Hall of Fame trainer Bob Baffert has a fourth chance at the Triple Crown. He will saddle American Pharoah, winner of the Kentucky Derby and Preakness, in Saturday’s Belmont Stakes in Elmont, N.Y.
It takes a minute or so to walk from the racetrack at Santa Anita Park in Arcadia, Calif., to the barns in back.
Through the parking lot and down a dirt path, the man with the shock of white hair and ostrich-skin cowboy boots waves at everyone who calls his name. People want to shake his hand and congratulate him. They all say pretty much the same thing.
Just one more win.
Today on TV
Belmont Stakes show, 1:30 p.m., Ch. 5 (post time is about 3:50 p.m.)
Bob Baffert qualifies as a rock star in the world of Thoroughbred racing, instantly recognizable by that hair and the dark sunglasses he wears, even on a cloudy morning.
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The 62-year-old trainer has guided his latest star pupil, American Pharoah, to victories at the Kentucky Derby and Preakness. One more victory — at the Belmont Stakes on Saturday in Elmont, N.Y. — would secure the Triple Crown, a feat no horse has accomplished since Affirmed in 1978.
Baffert has been here before. Three times he has traveled to the Belmont with a shot at the Triple Crown, only to fall short.
“It’s a different vibe for me this time,” he said. “I’m really enjoying it.”
The Hall of Famer has settled on an unexpected approach to the Belmont. “I’m prepared to lose,” he said.
Baffert started as a trainer of quarter horses. A prominent owner, fast-food magnate Mike Pegram, who is a former Mount Vernon resident, persuaded Baffert to try Thoroughbreds, which seemed like another world. The horses could be temperamental. Some of the people wore Rolexes and arrived at the track in fancy cars.
“I show up with my cowboy hat and pickup truck,” Baffert recalled. “I was scared to death.”
The new guy maintained a confident facade but also asked lots of questions, picking the brains of established trainers such as Charlie Whittingham, Laz Barrera and especially D. Wayne Lukas, who had also started with quarter horses. Baffert gave himself three years to make it or leave.
Baffert-trained Thirty Slews, purchased for $30,000, won the Breeders’ Cup Sprint in 1992. Cavonnier nearly won the 1996 Kentucky Derby, falling short by a nose.
More victories translated into more owners knocking on the barn door, bringing good horses.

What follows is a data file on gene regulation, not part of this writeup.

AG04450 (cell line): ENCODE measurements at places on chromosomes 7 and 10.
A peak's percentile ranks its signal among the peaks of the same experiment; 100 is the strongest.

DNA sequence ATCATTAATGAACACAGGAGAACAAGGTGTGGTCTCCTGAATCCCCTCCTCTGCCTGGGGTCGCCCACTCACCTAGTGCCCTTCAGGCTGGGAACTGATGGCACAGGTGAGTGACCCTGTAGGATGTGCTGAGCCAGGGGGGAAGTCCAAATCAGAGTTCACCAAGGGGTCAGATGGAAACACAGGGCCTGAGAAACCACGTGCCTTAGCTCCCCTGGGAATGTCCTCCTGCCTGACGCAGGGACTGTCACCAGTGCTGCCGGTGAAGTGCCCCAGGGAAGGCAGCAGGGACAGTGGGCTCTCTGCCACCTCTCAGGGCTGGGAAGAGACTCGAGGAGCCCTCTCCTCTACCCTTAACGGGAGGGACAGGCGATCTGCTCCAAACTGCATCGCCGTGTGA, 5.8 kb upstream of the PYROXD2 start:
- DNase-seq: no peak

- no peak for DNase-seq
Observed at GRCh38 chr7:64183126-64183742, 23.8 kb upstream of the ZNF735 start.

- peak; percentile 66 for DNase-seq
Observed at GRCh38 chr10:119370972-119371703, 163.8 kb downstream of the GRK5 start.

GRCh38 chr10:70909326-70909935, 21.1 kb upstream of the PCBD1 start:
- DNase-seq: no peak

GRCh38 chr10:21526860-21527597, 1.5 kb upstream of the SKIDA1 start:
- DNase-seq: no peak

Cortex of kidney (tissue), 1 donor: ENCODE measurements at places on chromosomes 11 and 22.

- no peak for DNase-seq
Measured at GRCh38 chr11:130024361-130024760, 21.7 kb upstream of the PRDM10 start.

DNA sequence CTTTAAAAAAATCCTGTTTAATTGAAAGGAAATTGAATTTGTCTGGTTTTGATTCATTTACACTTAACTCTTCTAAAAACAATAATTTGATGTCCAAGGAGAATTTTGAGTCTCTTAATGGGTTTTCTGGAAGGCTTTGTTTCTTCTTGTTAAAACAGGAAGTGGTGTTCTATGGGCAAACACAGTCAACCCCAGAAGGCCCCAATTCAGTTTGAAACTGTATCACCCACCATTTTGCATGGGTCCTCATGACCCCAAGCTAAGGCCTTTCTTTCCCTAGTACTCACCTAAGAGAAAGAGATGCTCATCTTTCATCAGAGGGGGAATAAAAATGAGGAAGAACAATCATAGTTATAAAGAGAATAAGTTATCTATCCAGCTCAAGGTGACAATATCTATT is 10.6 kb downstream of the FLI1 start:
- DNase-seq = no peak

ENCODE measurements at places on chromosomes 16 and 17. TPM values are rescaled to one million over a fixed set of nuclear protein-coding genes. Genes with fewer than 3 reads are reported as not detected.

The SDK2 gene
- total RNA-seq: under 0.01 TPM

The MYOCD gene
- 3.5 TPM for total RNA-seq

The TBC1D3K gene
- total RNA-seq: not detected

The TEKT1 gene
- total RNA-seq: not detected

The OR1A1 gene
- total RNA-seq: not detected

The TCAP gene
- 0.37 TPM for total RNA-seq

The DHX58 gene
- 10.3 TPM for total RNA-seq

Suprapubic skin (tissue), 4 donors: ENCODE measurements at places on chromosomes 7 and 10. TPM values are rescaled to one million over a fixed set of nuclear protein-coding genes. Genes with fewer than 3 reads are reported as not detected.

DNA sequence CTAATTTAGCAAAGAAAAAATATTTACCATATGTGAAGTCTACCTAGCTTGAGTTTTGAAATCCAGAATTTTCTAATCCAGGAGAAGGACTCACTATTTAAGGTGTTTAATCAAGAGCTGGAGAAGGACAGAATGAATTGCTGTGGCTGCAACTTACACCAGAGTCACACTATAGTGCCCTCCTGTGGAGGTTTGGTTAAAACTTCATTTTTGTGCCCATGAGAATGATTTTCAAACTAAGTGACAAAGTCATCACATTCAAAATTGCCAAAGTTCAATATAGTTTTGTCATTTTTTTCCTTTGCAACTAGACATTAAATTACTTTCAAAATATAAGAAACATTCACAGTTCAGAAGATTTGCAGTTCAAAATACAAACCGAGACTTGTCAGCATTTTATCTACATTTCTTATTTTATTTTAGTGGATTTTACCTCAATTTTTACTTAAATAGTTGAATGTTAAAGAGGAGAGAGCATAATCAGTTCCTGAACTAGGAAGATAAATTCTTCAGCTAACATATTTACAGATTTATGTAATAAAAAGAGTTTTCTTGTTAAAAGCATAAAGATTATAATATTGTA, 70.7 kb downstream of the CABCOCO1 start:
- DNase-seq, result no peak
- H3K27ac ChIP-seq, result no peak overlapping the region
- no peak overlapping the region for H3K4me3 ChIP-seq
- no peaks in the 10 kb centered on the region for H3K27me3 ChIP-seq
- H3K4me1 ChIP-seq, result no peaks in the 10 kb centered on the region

Three Baffert-trained runners — Silver Charm in 1997, Real Quiet in 1998 and War Emblem in 2002 — doubled up at the Kentucky Derby and Preakness. A stable that used to earn less than $2 million a year was bringing in six times as much.
Not that Baffert was unanimously popular. Call it self-assurance or ego, but his personality rubbed some people the wrong way.
There were strained relations with jockeys Baffert hired and quickly replaced when they failed to produce.
“I can get mad and snap at people,” Baffert said. “If a horse loses, I’m moody.”
Even when Baffert was on a roll, he came up short at the Belmont, with Silver Charm losing by three-quarters of a length to Touch Gold and Real Quiet finishing second by a nose to Victory Gallop.
“A nose,” Baffert said. “That was a brutal beat.”
Baffert won the Belmont with Point Given, who was fifth in the Derby, in 2001.
In the late 1990s, his marriage to Sherry, with whom he had four children, was disintegrating and he was seen in the company of a younger woman, a Louisville television anchor named Jill Moss. That did not sit well with many in the conservative realm of horse racing.
Then came a string of unimpressive results at the Kentucky Derby through the mid-2000s.
Maybe it was time to regroup. Baffert married Jill in 2002 and they had a son, Bode. Bob Baffert continued to pursue what he called “this madness — I’m thinking horses 24/7.”
Victor Espinoza, who will ride American Pharoah on Saturday, said, “I don’t think I could do his job. There are no days off.”
Baffert had a heart attack in 2012.
Seven horses in his stable at Hollywood Park died mysteriously over the course of 16 months, prompting California officials to investigate. Though authorities cleared Baffert in late 2013, they noted he regularly gave all of his horses a thyroid drug to enhance their strength.
It was a common practice at the time, but Baffert quickly backed off and said: “The last thing in the world I want to be known as is a cheater.”
American Pharoah won the Kentucky Derby by a length on May 2 and romped by 7 lengths in the Preakness on a wet track at Pimlico in Baltimore three weeks ago.
“Bode could probably train this horse,” he said.
Baffert is trying to keep his excitement in check before the 1½-mile Belmont.
“I’ve seen a lot of great horses get to this point and lose,” he said.